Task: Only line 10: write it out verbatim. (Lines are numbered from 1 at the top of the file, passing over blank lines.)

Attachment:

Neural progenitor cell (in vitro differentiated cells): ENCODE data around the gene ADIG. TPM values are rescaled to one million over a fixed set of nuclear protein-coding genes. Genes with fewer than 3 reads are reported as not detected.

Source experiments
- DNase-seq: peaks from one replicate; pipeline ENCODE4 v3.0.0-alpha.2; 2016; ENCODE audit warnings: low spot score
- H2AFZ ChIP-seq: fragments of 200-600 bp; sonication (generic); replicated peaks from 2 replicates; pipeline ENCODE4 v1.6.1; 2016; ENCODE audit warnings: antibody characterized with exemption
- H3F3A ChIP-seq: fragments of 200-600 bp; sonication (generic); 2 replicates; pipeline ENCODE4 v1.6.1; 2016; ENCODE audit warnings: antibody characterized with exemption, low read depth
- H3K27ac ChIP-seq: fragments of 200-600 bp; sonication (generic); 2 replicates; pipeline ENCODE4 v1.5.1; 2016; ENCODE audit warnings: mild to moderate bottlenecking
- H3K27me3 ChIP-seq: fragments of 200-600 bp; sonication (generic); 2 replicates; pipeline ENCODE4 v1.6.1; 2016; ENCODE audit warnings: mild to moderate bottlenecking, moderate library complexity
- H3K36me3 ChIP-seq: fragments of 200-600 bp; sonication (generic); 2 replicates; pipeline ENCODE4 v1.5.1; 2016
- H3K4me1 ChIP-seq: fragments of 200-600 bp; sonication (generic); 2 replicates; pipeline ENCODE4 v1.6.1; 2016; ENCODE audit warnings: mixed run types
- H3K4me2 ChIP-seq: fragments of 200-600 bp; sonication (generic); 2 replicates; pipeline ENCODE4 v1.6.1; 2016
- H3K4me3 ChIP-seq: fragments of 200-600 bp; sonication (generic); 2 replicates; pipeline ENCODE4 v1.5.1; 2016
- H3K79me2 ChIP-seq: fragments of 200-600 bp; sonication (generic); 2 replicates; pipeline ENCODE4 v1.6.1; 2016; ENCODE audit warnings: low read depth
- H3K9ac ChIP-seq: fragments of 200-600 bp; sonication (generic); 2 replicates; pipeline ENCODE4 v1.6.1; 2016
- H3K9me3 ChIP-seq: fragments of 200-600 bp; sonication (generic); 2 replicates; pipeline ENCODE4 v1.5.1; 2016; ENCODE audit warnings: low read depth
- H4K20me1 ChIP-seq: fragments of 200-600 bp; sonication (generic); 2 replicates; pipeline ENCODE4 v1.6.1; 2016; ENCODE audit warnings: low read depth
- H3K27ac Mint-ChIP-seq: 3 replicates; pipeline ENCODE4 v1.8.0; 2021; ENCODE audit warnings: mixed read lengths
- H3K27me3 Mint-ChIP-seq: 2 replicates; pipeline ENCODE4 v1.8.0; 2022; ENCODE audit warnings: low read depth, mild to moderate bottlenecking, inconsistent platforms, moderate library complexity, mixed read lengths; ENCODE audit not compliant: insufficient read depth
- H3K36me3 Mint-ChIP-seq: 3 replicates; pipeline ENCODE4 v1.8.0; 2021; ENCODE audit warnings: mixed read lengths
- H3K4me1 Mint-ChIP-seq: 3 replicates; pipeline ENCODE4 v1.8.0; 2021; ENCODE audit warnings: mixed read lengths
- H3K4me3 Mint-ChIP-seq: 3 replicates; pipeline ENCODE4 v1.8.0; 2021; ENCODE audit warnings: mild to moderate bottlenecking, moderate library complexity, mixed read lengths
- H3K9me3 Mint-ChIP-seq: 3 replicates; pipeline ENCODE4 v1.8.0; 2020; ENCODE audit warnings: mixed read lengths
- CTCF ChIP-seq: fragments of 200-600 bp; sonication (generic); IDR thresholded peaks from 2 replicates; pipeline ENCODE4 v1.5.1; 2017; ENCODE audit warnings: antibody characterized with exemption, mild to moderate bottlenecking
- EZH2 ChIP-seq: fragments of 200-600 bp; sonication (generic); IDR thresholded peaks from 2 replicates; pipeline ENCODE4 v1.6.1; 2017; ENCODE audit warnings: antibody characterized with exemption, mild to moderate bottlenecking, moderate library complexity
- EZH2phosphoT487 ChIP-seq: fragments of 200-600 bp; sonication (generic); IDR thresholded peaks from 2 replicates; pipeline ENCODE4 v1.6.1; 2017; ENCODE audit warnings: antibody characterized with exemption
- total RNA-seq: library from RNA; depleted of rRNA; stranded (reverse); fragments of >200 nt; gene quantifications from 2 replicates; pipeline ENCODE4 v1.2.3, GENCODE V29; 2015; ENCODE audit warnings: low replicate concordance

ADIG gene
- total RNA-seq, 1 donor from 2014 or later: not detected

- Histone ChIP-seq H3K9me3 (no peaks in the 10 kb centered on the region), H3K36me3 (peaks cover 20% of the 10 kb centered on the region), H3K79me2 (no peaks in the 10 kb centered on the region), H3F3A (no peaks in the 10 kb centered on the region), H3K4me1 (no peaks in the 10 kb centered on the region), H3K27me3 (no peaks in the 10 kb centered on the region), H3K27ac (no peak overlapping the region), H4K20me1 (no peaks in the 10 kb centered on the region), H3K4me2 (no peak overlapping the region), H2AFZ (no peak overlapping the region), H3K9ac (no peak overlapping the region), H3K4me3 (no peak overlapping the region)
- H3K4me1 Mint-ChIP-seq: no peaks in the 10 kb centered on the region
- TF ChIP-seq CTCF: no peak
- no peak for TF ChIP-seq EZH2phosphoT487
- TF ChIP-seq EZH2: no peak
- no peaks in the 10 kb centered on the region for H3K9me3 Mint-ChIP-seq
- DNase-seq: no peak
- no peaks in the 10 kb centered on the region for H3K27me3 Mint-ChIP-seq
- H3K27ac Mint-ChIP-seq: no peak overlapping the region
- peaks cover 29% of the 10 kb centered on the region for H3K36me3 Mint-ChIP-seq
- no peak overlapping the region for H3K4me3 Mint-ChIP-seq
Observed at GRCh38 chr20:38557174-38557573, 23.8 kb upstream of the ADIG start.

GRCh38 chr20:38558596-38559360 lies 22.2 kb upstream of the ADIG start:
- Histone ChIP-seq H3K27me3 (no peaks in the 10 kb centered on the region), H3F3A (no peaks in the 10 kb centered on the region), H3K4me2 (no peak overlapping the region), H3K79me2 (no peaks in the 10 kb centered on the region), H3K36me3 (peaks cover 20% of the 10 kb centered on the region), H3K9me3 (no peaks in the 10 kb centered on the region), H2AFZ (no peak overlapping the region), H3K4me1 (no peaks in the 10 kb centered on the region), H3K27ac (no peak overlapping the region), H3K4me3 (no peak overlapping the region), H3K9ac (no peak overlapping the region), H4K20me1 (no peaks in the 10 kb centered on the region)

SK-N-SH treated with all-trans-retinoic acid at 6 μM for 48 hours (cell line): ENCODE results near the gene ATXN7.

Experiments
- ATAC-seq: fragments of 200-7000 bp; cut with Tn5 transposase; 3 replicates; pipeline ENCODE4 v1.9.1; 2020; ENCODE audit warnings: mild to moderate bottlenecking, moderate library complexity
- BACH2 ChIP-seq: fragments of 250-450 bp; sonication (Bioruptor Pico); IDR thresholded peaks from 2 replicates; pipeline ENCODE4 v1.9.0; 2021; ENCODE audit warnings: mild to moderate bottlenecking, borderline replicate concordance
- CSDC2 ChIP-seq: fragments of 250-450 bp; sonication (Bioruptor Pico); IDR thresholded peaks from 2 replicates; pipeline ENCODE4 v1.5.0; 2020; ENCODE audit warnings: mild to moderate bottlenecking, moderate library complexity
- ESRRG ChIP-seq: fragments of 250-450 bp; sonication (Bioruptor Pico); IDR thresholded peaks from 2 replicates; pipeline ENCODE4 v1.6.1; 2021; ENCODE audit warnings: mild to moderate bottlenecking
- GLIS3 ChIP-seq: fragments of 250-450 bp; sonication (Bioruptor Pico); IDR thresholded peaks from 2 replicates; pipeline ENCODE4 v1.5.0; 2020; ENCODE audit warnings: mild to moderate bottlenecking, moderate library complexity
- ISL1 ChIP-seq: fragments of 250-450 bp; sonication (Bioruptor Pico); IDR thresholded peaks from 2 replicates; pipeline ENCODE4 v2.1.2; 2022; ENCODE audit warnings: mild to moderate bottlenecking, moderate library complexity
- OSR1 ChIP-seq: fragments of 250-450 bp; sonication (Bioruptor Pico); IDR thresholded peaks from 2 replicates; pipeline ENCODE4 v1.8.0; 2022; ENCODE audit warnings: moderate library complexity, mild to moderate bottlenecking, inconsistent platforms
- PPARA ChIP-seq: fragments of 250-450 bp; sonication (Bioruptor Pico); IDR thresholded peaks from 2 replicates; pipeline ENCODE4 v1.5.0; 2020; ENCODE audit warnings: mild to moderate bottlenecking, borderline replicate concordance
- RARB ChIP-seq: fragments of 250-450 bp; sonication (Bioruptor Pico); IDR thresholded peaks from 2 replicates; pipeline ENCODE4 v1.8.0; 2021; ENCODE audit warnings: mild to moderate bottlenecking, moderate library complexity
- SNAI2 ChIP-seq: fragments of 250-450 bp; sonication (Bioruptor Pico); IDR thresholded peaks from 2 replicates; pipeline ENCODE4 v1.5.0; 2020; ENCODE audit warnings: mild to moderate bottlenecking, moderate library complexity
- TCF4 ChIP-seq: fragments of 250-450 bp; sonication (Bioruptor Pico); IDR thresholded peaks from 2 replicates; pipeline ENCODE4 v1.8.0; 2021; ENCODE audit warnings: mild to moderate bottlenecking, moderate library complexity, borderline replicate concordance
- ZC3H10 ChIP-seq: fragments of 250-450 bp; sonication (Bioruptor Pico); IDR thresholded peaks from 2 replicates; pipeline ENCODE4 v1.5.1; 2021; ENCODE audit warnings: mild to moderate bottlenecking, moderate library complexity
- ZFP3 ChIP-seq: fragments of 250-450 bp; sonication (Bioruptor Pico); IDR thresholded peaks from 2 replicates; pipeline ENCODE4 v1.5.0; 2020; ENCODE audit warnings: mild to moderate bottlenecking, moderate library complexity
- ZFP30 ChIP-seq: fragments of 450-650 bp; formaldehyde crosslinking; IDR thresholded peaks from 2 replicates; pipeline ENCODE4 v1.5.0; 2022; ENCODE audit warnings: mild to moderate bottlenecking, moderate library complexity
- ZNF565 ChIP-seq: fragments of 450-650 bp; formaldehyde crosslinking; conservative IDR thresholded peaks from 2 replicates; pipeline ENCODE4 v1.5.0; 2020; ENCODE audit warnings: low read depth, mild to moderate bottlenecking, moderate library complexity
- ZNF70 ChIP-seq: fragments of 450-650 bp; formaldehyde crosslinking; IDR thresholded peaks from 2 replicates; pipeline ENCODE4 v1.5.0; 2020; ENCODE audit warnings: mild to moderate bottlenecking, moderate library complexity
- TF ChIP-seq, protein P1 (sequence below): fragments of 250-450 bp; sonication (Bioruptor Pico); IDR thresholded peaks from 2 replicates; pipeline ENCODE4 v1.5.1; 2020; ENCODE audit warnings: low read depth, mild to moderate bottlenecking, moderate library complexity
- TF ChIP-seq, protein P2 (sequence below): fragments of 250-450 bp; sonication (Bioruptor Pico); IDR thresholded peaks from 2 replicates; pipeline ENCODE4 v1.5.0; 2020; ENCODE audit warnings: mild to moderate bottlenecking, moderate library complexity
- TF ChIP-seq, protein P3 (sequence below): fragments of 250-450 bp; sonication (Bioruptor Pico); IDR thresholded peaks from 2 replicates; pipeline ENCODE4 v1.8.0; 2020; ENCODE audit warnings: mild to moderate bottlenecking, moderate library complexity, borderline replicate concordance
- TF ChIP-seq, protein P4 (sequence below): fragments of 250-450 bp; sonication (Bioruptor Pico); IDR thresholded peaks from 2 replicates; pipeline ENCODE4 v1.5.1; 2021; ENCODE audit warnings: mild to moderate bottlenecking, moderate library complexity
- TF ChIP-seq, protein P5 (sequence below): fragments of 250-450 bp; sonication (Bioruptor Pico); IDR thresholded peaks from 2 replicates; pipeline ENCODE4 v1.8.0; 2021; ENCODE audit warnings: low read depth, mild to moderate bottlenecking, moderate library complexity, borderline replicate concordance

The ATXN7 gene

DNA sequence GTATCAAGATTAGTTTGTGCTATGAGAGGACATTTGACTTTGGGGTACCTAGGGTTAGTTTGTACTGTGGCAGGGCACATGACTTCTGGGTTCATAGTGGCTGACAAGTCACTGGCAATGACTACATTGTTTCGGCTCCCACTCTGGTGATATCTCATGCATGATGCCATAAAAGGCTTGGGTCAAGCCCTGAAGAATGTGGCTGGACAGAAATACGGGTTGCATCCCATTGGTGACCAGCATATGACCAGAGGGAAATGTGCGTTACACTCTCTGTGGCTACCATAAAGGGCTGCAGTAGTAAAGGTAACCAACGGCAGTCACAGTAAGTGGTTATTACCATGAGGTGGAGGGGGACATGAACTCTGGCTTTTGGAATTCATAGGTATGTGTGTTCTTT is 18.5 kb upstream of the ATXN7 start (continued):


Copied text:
- H3K4me2 ChIP-seq: fragments of 200-600 bp; sonication (generic); 2 replicates; pipeline ENCODE4 v1.6.1; 2016